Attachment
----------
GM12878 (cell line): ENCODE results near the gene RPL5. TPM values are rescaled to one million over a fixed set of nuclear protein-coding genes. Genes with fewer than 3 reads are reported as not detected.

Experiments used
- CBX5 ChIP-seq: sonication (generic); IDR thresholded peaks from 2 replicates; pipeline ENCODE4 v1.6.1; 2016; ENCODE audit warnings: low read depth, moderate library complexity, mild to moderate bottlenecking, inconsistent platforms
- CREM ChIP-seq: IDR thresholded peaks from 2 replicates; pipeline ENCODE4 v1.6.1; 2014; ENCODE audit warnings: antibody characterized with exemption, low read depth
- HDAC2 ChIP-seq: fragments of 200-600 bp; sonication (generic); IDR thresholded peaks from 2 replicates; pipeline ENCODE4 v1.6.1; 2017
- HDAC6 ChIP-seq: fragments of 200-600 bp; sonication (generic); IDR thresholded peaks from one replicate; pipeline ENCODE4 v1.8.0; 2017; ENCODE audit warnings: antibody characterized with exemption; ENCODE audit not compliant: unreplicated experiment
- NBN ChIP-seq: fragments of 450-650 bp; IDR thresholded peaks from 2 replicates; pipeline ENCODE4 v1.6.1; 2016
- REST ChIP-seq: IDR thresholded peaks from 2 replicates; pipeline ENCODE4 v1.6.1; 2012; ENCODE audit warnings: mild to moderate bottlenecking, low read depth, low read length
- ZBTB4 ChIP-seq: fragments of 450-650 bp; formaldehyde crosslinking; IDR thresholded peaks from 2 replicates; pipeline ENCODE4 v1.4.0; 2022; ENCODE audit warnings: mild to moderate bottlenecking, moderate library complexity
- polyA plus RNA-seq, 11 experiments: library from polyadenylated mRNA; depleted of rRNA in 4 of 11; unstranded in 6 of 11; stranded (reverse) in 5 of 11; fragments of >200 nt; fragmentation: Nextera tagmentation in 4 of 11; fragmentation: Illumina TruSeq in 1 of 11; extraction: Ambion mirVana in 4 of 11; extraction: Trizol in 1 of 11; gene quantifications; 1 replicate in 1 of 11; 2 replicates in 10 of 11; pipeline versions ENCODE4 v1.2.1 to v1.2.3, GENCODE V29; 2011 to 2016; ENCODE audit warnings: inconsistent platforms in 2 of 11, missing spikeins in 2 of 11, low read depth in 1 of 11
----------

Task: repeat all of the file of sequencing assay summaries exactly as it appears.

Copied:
GM12878 (cell line): ENCODE results near the gene RPL5. TPM values are rescaled to one million over a fixed set of nuclear protein-coding genes. Genes with fewer than 3 reads are reported as not detected.

Experiments used
- CBX5 ChIP-seq: sonication (generic); IDR thresholded peaks from 2 replicates; pipeline ENCODE4 v1.6.1; 2016; ENCODE audit warnings: low read depth, moderate library complexity, mild to moderate bottlenecking, inconsistent platforms
- CREM ChIP-seq: IDR thresholded peaks from 2 replicates; pipeline ENCODE4 v1.6.1; 2014; ENCODE audit warnings: antibody characterized with exemption, low read depth
- HDAC2 ChIP-seq: fragments of 200-600 bp; sonication (generic); IDR thresholded peaks from 2 replicates; pipeline ENCODE4 v1.6.1; 2017
- HDAC6 ChIP-seq: fragments of 200-600 bp; sonication (generic); IDR thresholded peaks from one replicate; pipeline ENCODE4 v1.8.0; 2017; ENCODE audit warnings: antibody characterized with exemption; ENCODE audit not compliant: unreplicated experiment
- NBN ChIP-seq: fragments of 450-650 bp; IDR thresholded peaks from 2 replicates; pipeline ENCODE4 v1.6.1; 2016
- REST ChIP-seq: IDR thresholded peaks from 2 replicates; pipeline ENCODE4 v1.6.1; 2012; ENCODE audit warnings: mild to moderate bottlenecking, low read depth, low read length
- ZBTB4 ChIP-seq: fragments of 450-650 bp; formaldehyde crosslinking; IDR thresholded peaks from 2 replicates; pipeline ENCODE4 v1.4.0; 2022; ENCODE audit warnings: mild to moderate bottlenecking, moderate library complexity
- polyA plus RNA-seq, 11 experiments: library from polyadenylated mRNA; depleted of rRNA in 4 of 11; unstranded in 6 of 11; stranded (reverse) in 5 of 11; fragments of >200 nt; fragmentation: Nextera tagmentation in 4 of 11; fragmentation: Illumina TruSeq in 1 of 11; extraction: Ambion mirVana in 4 of 11; extraction: Trizol in 1 of 11; gene quantifications; 1 replicate in 1 of 11; 2 replicates in 10 of 11; pipeline versions ENCODE4 v1.2.1 to v1.2.3, GENCODE V29; 2011 to 2016; ENCODE audit warnings: inconsistent platforms in 2 of 11, missing spikeins in 2 of 11, low read depth in 1 of 11